2) France did face an insurgency in Angola...and lost. England faced an insurgency in the U.S....and lost. Russia faced on in neighboring Afghanistan...and lost. In fact, it's nearly impossible to win an inusurgent war where the population is against you. Iraqis briefly thought it was cool that we bumped out Saddam...then Bush's tactics soaked in. Lack of protection for important facilities, widespread arrests of innocent civilians, torture, lack of rebuilding, lack of utilities...all have led to a majority seeing us as invaders and threats. Unless their hearts and minds can be changed, the war will continue to slide towards the "loss" column. Bush has proved himself incapable of winning over hearts and minds ANYWHERE outside of a rally where everyone has signed a Bush vote pledge, let alone Iraq.

3) Saddam had WMDs in the 1980s because the Reagan and Bush Sr. Administrations sold them to him. He used some of them, indeed. He's not nice. These weapons have since degraded, and the sanctions prevented him from successfully gaining more. We know this from the recent reports.

4) The "mobile labs" and other facilities were doctored intelligence fed to the public before the war. No such labs were in Saddam's ownership. I believed that, too, before the war (which, at the time, as you may recall, I supported, based on those lies). Now I know better. And the most recent report? No WMDs, no means of making them, no projects in place. True, in his heart of hearts, he may have wanted them, but Saddam had no way of getting them as long as the no-fly zones and sanctions were in place. That's more than we do to most rulers who want WMDs in their heart of hearts but don't have programs. Hell, it's more than we do to Iran, who is actively making nukes! If we were afraid the anti-Saddam sanctions might drop sometime in the future, why not at least finish up in Afghanistan, then turn attention to making sure Saddam remained contained? I leave the answer to the reader as an exercise.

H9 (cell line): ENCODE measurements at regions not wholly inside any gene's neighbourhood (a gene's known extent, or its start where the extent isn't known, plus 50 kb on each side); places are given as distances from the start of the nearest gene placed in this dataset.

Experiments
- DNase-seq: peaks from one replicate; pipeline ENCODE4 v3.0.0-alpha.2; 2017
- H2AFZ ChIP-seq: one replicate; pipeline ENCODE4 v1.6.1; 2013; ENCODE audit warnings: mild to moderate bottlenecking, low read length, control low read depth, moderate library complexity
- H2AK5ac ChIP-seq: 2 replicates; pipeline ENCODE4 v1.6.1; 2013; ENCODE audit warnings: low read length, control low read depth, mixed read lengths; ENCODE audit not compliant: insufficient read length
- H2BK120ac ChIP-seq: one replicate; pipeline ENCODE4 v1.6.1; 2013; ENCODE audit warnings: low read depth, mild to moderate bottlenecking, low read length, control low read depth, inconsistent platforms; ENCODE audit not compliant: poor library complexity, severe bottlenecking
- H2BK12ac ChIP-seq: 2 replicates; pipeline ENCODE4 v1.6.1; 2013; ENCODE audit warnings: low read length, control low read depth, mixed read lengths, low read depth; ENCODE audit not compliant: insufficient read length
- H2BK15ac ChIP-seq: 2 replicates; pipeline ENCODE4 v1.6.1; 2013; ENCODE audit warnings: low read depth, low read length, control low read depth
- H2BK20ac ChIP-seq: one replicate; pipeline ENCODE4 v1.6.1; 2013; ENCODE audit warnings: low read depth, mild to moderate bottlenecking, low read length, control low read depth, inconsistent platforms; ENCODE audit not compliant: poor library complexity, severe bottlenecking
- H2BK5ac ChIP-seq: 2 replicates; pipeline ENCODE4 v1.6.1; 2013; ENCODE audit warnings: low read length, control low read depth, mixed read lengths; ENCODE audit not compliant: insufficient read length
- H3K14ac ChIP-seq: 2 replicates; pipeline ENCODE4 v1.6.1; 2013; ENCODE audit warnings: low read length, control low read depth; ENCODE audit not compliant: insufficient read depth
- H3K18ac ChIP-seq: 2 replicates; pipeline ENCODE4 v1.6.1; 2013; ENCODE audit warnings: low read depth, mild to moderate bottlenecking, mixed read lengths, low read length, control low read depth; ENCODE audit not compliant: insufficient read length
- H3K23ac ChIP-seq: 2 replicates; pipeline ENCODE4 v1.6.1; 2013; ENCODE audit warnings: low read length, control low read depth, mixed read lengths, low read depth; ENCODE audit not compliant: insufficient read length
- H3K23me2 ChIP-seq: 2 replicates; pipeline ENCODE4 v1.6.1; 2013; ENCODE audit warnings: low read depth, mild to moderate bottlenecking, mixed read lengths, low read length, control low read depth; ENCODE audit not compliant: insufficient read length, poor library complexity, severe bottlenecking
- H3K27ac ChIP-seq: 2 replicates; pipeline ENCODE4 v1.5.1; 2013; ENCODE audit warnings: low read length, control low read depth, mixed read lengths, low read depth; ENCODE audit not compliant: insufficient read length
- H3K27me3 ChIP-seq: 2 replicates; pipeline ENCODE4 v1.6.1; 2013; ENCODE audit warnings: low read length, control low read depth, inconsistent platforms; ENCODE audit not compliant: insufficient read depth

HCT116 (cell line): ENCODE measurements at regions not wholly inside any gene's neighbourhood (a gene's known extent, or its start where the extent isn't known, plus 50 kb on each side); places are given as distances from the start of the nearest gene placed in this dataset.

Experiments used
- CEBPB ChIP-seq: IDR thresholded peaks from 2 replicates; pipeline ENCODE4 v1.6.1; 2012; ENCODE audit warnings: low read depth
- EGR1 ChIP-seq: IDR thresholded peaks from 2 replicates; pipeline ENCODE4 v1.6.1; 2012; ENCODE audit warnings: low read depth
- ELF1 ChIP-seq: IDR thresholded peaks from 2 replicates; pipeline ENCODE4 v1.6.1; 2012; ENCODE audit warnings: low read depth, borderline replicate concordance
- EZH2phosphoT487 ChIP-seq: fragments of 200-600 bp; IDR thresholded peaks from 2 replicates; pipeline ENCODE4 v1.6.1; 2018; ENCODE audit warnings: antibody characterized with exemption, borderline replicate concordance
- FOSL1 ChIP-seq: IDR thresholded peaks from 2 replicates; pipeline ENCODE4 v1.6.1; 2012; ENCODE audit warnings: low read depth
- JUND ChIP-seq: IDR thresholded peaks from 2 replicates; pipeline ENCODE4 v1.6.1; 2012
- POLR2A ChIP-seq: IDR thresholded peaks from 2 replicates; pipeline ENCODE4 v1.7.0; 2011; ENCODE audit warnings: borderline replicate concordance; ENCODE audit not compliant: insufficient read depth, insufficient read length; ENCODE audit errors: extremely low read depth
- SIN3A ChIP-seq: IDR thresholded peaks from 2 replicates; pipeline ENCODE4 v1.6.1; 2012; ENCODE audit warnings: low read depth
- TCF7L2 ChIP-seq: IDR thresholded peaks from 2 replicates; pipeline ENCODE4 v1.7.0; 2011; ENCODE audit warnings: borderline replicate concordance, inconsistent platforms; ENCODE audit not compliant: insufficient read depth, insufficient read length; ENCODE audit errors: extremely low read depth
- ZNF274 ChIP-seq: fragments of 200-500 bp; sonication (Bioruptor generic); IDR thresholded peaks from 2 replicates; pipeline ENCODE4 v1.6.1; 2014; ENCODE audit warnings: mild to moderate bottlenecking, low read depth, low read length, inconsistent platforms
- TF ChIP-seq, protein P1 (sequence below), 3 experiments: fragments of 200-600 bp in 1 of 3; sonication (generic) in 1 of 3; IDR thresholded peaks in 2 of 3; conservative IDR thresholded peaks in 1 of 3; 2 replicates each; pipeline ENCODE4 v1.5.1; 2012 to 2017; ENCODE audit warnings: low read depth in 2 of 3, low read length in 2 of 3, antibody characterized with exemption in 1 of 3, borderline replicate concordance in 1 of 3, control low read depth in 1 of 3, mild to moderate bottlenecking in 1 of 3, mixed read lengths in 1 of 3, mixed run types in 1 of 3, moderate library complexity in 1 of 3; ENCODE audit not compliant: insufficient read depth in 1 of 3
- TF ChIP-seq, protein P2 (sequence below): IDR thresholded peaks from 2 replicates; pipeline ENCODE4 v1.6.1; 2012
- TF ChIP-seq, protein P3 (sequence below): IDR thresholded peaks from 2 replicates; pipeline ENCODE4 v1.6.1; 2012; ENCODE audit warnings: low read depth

5) The 9/11 report did not say that Saddam and al-Qaeda have ties. It said his people and al-Qaeda had a meeting, presumably on the "the enemy of my enemy" theory. al-Qaeda were indeed asking for an alliance. But Saddam, a secular ruler, was afraid of these fundamentalists, just as he was afraid of all fundamentalists. He blew them off. By the way, Bush made it clear he thought al-Qaeda and Saddam were in cahoots before his war. Whether he specified "9/11" or not is irrelevant when he and his Administration were clearly whipping up the public, including me at the time. So don't mince words, Duke.

6) Saddam was known to support terrorism, but that was before the Gulf War of the early 90s.

So, everything you said is either irrelevant, doesn't prove your point, or false.

I'd ask you to bring it on, but I learned from Bush what a mistake that would be.